Monthly Archives: December 2014

Tiles and tribulations

Remember the kitchen renovation? The one we’ve been working on since 2012, when I began this blog? The one we burned out on as soon as we had a fully functional kitchen? Well … we’re back on it!

ready for backsplash tiles

What about the side porch, you ask? For a while, it was on ice, literally. And then it was under water … and then .. well, maybe this isn’t the best time of year to build a porch. But it’s perfect for inching our not-quite-finished kitchen toward true completion.

Long ago we decided to repeat the bathroom’s white subway tile in the kitchen, but with gray grout to complement the floor. We bought all the materials. And naturally, I procrastinated. After months of tripping over buckets of thin set in the hall and working around the box of tile next to the sink, we finally got our butts in gear. We thought that our four days off over Thanksgiving should be more than adequate to install our backsplashes. (Place your bets now. The fact that I started writing this post in November and am just now publishing it in late December should be a hint.)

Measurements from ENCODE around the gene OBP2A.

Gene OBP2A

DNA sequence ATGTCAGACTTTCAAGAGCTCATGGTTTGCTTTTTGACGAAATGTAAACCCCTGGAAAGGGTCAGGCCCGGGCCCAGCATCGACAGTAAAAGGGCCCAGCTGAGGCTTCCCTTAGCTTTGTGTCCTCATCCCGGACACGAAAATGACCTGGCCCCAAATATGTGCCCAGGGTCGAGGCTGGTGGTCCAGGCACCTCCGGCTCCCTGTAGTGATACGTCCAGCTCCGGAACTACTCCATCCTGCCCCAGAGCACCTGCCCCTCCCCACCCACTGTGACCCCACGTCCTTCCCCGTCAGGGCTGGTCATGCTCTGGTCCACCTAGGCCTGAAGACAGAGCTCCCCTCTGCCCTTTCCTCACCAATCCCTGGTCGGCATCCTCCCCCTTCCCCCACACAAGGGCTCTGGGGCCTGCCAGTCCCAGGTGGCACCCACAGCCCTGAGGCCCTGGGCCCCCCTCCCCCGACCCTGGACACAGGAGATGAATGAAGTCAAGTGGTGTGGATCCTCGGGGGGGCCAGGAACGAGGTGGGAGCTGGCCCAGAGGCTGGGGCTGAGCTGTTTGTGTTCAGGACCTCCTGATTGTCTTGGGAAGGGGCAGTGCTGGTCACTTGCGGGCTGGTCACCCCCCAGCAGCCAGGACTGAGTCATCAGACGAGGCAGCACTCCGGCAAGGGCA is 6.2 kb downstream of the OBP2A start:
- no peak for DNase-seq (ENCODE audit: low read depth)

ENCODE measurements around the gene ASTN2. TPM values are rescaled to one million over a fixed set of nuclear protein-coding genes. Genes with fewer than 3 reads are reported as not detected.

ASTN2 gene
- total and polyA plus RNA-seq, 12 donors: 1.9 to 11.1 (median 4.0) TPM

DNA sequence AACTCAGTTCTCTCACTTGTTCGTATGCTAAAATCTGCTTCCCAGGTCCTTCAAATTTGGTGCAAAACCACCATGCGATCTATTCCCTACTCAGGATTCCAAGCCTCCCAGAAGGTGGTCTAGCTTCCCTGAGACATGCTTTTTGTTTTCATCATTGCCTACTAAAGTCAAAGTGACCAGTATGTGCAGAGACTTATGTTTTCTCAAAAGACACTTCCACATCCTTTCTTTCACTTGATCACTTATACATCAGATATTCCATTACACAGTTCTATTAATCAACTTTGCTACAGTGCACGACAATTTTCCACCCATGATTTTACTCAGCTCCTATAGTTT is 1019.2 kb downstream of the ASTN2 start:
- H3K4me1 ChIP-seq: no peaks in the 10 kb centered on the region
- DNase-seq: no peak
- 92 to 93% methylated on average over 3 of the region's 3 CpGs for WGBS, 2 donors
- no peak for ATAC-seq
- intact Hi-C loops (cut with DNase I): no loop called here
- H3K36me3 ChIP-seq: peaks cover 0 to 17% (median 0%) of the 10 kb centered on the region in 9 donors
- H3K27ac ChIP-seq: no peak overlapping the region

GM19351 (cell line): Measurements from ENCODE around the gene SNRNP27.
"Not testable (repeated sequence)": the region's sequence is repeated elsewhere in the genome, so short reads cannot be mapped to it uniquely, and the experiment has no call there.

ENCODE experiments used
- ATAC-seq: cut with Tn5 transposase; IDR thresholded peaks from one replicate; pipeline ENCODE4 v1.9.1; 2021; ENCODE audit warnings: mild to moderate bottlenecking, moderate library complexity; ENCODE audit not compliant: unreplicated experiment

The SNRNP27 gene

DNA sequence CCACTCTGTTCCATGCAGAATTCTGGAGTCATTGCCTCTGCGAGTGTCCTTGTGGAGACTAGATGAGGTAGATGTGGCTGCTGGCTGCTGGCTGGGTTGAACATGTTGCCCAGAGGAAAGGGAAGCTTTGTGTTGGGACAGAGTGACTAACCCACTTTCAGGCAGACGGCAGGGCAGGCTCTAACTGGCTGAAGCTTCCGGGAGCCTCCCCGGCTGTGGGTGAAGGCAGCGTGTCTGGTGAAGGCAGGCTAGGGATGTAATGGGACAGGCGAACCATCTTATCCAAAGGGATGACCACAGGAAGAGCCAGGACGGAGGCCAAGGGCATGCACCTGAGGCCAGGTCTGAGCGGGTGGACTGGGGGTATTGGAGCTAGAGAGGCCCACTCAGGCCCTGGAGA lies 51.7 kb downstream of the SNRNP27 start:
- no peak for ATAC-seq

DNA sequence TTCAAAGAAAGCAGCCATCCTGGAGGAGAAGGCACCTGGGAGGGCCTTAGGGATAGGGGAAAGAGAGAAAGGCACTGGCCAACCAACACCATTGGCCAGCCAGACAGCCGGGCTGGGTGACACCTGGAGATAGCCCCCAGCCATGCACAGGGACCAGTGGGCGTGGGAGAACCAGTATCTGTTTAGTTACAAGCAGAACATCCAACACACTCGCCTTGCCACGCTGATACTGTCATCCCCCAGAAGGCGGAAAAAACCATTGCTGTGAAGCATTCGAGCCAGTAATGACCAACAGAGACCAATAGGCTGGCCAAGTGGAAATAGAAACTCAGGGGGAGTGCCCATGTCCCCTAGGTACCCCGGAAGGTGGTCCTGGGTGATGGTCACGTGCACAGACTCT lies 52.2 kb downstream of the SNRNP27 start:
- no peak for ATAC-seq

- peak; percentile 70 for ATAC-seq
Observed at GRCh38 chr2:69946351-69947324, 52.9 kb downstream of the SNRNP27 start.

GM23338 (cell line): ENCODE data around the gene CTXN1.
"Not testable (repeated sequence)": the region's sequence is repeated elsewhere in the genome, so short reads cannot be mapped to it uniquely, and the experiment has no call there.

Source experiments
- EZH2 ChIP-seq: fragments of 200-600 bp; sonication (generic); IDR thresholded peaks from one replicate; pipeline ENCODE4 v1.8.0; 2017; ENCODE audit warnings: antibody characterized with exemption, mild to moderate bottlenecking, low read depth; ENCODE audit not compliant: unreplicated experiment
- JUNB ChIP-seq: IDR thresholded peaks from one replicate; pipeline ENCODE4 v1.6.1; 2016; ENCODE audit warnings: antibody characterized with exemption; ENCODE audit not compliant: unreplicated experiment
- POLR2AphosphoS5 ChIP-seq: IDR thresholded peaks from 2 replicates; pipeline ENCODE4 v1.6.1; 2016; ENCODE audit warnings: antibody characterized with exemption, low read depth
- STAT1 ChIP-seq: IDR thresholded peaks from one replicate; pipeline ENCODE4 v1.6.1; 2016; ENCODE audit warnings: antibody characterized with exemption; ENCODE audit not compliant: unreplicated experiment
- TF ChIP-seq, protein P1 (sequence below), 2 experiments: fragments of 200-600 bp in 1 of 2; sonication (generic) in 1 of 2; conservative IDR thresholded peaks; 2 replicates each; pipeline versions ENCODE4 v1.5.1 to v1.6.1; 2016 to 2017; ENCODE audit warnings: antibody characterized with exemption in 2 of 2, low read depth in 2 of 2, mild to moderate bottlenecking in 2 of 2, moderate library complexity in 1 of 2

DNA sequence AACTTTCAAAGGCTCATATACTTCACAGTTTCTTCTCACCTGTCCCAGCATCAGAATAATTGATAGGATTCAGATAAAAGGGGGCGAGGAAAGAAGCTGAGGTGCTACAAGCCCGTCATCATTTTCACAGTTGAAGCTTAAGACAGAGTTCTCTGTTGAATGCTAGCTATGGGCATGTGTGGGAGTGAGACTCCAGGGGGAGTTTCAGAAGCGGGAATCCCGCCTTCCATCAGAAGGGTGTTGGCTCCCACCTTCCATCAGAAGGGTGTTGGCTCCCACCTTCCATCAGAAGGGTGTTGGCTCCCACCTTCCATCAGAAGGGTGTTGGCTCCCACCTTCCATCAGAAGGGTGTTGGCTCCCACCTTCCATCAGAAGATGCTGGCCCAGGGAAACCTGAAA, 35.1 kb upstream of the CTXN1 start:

Oh no … not again! By clearing everything off the counters, I recreated this familiar scene. That dining room table sure is a magnet for kitchen crap … what can I say?

dining room mess

Months ago, when Eric installed the backing board, he was challenged to find adequate attachment points. He had difficulty installing the backing board at the same depth as the plaster wall above it. Easy in theory, but not so easy in practice. I put the camera as close to the wall as I could to get this shot, which shows a fairly wide gap between the countertop and the backing board. I was worried whether the thin set and tile would be thick enough to bridge that gap.

gap between counter and wall

I started tiling at the Mother Hubbard end. Applying mastic to the narrow space was awkward, even with a small notched knife. After messing with that for a while, I gave up and simply buttered the individual tiles.